Q&A With Jonny Trunk

I’ve mentioned Jonny Trunk several times this week; since Trunk Records released the Tomorrow People CD that got me into all this, he’s the person you can (very, very indirectly) thank or blame for the epic word-count I’ve inflicted on you this week. Trunk Records deals in wonderful bits and bobs of otherwise lost or forgotten music for British television, film, and advertisements—here you can find the music for The Clangers, advertising jingles composed by Barry Gray, and library music by John Gale. In the words of Simon Reynolds, “With their aura of wistful reverie and faded decay, the sounds exhumed by Trunk offer a portal into Britain’s cultural unconscious.”

Trunk was good enough to take some time to answer a few questions of mine regarding the radiophonic revival.

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What do you think accounts for the increased interest over the last decade or so in the output of the BBC Radiophonic Workshop and other soundtrack, library, and advertising music from the mid-twentieth century?

It’s a mixture of several things; there was a generation of people who grew up watching good and strange TV in the 60s and 70s with radiophonic and library music as the soundtrack, and then (like me) wanted to hear it again and track it down. Also, the music is interesting, and not like anything else. As genres, library music, TV music, radiophonics etc are very deep, kaleidoscopic, creative and cover many small eras and styles, so unlike many other musical genres they can sustain your interest. Also, if you think back to the mid 1990s, this was a huge musical area that had not been properly explored and exploited, unlike every other kind of music. It was seen as trash. So now, 15 years on, there has been much excavation, research and issues, which in turn has brought in new listeners, and the cycle continues.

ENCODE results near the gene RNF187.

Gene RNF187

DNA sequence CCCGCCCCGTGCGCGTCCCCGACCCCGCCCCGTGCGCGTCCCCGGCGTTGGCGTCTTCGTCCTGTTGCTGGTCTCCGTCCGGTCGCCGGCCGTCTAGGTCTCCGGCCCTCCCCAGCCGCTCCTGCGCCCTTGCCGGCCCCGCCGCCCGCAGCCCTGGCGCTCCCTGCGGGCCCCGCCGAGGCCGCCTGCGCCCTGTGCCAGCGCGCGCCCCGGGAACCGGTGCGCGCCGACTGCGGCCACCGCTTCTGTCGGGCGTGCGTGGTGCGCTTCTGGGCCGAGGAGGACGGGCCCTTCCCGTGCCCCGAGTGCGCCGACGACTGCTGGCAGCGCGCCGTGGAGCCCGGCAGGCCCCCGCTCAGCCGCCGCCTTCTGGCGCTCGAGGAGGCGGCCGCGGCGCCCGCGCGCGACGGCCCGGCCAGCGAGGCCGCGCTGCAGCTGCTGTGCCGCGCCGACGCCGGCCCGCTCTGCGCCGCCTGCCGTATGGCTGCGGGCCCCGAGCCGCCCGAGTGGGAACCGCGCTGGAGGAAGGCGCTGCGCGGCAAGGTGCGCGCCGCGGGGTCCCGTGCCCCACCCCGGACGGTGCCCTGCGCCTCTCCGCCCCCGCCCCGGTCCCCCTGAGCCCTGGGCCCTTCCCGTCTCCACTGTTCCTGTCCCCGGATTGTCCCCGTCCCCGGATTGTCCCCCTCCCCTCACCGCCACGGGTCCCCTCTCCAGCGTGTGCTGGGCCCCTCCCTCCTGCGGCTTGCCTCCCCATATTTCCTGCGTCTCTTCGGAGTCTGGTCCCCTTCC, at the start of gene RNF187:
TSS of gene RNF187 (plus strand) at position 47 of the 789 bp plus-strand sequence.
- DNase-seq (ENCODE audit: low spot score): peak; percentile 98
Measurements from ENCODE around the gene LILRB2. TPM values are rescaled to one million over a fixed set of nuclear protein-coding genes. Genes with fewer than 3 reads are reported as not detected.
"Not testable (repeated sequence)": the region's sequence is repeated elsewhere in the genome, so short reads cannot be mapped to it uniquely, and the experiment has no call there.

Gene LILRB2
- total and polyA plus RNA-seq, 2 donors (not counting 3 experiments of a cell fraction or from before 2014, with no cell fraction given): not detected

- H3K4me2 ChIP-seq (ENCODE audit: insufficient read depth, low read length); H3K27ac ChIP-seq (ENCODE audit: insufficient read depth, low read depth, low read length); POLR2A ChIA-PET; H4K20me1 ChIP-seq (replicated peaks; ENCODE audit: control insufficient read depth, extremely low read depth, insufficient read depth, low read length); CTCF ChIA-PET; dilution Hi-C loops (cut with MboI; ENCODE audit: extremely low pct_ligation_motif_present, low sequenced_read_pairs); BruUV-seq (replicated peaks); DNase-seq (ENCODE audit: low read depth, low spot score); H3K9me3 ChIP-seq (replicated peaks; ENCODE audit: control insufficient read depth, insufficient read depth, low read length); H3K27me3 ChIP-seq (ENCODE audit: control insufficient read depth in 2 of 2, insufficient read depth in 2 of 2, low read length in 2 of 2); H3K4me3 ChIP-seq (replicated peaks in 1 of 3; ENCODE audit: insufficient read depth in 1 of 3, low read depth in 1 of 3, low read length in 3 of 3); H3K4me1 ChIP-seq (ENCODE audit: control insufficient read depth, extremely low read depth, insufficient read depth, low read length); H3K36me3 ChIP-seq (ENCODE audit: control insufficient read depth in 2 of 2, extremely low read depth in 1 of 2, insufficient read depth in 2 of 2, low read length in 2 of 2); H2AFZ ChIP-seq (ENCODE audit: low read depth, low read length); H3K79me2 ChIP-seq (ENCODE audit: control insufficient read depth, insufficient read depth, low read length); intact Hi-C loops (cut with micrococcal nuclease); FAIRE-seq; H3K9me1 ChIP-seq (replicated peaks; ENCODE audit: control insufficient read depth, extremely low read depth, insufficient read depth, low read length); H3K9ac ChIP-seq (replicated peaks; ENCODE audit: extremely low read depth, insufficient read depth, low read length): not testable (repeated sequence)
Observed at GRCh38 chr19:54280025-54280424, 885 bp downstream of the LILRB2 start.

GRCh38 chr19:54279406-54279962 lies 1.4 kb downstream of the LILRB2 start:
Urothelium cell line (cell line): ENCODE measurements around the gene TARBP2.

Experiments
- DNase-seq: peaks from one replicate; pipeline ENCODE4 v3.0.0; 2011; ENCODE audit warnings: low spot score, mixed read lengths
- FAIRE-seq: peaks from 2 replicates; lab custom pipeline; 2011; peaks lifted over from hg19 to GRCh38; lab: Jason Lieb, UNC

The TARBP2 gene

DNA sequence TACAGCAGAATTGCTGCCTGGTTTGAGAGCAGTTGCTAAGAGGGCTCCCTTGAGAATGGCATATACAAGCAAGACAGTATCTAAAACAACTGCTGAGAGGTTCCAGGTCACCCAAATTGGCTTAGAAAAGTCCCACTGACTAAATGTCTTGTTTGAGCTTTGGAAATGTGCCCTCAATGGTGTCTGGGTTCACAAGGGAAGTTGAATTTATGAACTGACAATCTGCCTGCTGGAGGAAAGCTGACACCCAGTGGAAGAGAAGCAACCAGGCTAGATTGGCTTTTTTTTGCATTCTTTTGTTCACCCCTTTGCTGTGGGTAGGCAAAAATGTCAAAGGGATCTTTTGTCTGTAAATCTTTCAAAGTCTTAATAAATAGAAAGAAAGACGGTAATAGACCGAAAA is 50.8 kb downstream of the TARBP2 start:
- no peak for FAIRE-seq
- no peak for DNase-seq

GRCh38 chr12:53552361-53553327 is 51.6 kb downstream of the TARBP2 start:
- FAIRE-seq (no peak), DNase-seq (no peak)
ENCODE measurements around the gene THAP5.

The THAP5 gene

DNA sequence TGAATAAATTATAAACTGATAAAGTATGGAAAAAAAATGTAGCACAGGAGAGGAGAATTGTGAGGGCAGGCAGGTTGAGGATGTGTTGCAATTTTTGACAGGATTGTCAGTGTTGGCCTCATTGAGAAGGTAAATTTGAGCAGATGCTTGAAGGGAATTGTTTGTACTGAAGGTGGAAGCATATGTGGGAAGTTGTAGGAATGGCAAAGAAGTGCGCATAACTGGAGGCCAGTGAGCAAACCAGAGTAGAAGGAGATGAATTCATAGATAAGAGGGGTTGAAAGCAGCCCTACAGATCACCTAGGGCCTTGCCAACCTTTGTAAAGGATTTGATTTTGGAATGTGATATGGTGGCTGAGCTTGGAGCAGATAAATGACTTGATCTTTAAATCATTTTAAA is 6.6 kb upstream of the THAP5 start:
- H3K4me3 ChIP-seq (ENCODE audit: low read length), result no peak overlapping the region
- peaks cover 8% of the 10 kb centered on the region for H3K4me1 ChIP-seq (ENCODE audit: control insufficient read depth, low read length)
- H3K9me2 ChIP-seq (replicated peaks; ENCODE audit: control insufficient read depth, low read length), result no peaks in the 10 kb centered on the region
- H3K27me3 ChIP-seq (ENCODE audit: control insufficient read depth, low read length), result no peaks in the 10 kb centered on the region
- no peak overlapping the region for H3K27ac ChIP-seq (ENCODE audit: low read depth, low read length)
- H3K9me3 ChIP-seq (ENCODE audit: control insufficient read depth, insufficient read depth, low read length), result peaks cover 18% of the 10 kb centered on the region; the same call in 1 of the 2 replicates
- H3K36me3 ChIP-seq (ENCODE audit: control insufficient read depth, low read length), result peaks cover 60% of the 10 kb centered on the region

The stories of a lot of composers in this line tend to be rather sad, even outright tragic, as in the case of John Baker; there’s a recurring underdog/labouring in obscurity theme. In what way do you think the narratives are a big part of the audience interest? Is that the case for you?

Yes, many of these composers had tragic lives in the end, some die alone and lost, others are alcoholic, suicidal etc. But this is pretty standard across the whole music business.  There are also a lot of film music and library composer who have been very successful indeed and have fabulous lives. I think good back stories in all music is important. 

As far as you can tell, what’s the demographics of the Trunk Records customer base? Musicians, music fans, casual listeners? Is it primarily UK? How much is overseas?

The music appeals to lots of collectors and specialists. These people are all across the UK, all across the USA, across Europe, Australia, all over. There are not many of us but we are everywhere… 

What do you think is the primary appeal of this material for your customers? 

First the appeal is in the music - what it sounds like, then the history of it, then maybe the nostalgic element, or the surprise element or just the madness. 

What’s the general process for sourcing, obtaining the rights to, and releasing material, such as the Tomorrow People soundtrack or the John Baker Tapes? What sort of challenges or barriers do you encounter?

It is much easier now thanks to the internet. You can normally find a company or a composer in seconds. Before we were all electronically connected, the process was much more complex, harder, much more work was involved - phone calls, letters, taxes, travel. Now anyone can find a composer and license his music, sometimes within hours. It is quite easy these days. What is difficult is to have the ideas and the motivation I think. 

Do you have a “wish list” of material you’d like to track down and release? If so, what are a few of the things on it?

Not really. My mind doesn’t work like that. I tend to wake up and think of something and then try and pursue it. If it doesn’t work then I wait for another brainwave…